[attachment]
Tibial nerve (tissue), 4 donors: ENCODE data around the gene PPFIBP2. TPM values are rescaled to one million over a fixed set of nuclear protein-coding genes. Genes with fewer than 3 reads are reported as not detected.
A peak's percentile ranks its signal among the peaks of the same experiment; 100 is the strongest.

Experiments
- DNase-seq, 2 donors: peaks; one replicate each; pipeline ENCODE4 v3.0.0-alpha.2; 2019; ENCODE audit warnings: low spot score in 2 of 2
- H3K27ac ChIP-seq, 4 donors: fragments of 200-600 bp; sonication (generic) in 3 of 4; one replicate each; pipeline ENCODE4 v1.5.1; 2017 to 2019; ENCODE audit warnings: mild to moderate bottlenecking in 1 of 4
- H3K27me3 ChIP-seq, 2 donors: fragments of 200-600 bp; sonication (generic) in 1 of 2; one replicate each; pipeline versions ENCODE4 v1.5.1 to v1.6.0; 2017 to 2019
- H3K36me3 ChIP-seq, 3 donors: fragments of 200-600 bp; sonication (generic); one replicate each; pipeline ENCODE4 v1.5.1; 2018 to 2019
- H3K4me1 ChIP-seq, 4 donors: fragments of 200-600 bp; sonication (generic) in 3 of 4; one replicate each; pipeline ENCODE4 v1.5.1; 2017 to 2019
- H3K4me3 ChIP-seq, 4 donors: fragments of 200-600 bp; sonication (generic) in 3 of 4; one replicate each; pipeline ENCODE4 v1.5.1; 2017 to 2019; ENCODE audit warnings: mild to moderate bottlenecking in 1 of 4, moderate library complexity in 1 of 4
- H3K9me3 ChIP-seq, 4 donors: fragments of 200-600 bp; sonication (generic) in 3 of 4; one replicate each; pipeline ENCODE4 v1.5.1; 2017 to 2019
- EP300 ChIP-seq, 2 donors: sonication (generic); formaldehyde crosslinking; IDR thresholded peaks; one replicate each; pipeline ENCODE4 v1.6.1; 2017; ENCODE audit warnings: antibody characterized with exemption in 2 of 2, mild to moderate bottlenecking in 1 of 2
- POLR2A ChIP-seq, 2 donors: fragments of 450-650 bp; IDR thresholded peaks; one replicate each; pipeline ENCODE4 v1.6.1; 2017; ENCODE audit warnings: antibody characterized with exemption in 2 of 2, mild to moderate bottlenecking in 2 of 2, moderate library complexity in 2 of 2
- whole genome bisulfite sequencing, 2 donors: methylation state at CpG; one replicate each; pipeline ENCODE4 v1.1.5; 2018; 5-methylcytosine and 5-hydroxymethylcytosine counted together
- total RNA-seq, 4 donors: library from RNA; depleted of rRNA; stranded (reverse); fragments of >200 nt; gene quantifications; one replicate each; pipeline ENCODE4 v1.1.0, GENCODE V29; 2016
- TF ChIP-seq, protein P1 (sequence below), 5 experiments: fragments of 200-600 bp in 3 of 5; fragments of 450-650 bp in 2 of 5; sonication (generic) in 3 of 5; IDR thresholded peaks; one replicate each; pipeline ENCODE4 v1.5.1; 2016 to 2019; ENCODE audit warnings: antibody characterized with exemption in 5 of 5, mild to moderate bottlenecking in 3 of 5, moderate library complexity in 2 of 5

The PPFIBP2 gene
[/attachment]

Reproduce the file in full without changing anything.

Tibial nerve (tissue), 4 donors: ENCODE data around the gene PPFIBP2. TPM values are rescaled to one million over a fixed set of nuclear protein-coding genes. Genes with fewer than 3 reads are reported as not detected.
A peak's percentile ranks its signal among the peaks of the same experiment; 100 is the strongest.

Experiments
- DNase-seq, 2 donors: peaks; one replicate each; pipeline ENCODE4 v3.0.0-alpha.2; 2019; ENCODE audit warnings: low spot score in 2 of 2
- H3K27ac ChIP-seq, 4 donors: fragments of 200-600 bp; sonication (generic) in 3 of 4; one replicate each; pipeline ENCODE4 v1.5.1; 2017 to 2019; ENCODE audit warnings: mild to moderate bottlenecking in 1 of 4
- H3K27me3 ChIP-seq, 2 donors: fragments of 200-600 bp; sonication (generic) in 1 of 2; one replicate each; pipeline versions ENCODE4 v1.5.1 to v1.6.0; 2017 to 2019
- H3K36me3 ChIP-seq, 3 donors: fragments of 200-600 bp; sonication (generic); one replicate each; pipeline ENCODE4 v1.5.1; 2018 to 2019
- H3K4me1 ChIP-seq, 4 donors: fragments of 200-600 bp; sonication (generic) in 3 of 4; one replicate each; pipeline ENCODE4 v1.5.1; 2017 to 2019
- H3K4me3 ChIP-seq, 4 donors: fragments of 200-600 bp; sonication (generic) in 3 of 4; one replicate each; pipeline ENCODE4 v1.5.1; 2017 to 2019; ENCODE audit warnings: mild to moderate bottlenecking in 1 of 4, moderate library complexity in 1 of 4
- H3K9me3 ChIP-seq, 4 donors: fragments of 200-600 bp; sonication (generic) in 3 of 4; one replicate each; pipeline ENCODE4 v1.5.1; 2017 to 2019
- EP300 ChIP-seq, 2 donors: sonication (generic); formaldehyde crosslinking; IDR thresholded peaks; one replicate each; pipeline ENCODE4 v1.6.1; 2017; ENCODE audit warnings: antibody characterized with exemption in 2 of 2, mild to moderate bottlenecking in 1 of 2
- POLR2A ChIP-seq, 2 donors: fragments of 450-650 bp; IDR thresholded peaks; one replicate each; pipeline ENCODE4 v1.6.1; 2017; ENCODE audit warnings: antibody characterized with exemption in 2 of 2, mild to moderate bottlenecking in 2 of 2, moderate library complexity in 2 of 2
- whole genome bisulfite sequencing, 2 donors: methylation state at CpG; one replicate each; pipeline ENCODE4 v1.1.5; 2018; 5-methylcytosine and 5-hydroxymethylcytosine counted together
- total RNA-seq, 4 donors: library from RNA; depleted of rRNA; stranded (reverse); fragments of >200 nt; gene quantifications; one replicate each; pipeline ENCODE4 v1.1.0, GENCODE V29; 2016
- TF ChIP-seq, protein P1 (sequence below), 5 experiments: fragments of 200-600 bp in 3 of 5; fragments of 450-650 bp in 2 of 5; sonication (generic) in 3 of 5; IDR thresholded peaks; one replicate each; pipeline ENCODE4 v1.5.1; 2016 to 2019; ENCODE audit warnings: antibody characterized with exemption in 5 of 5, mild to moderate bottlenecking in 3 of 5, moderate library complexity in 2 of 5

The PPFIBP2 gene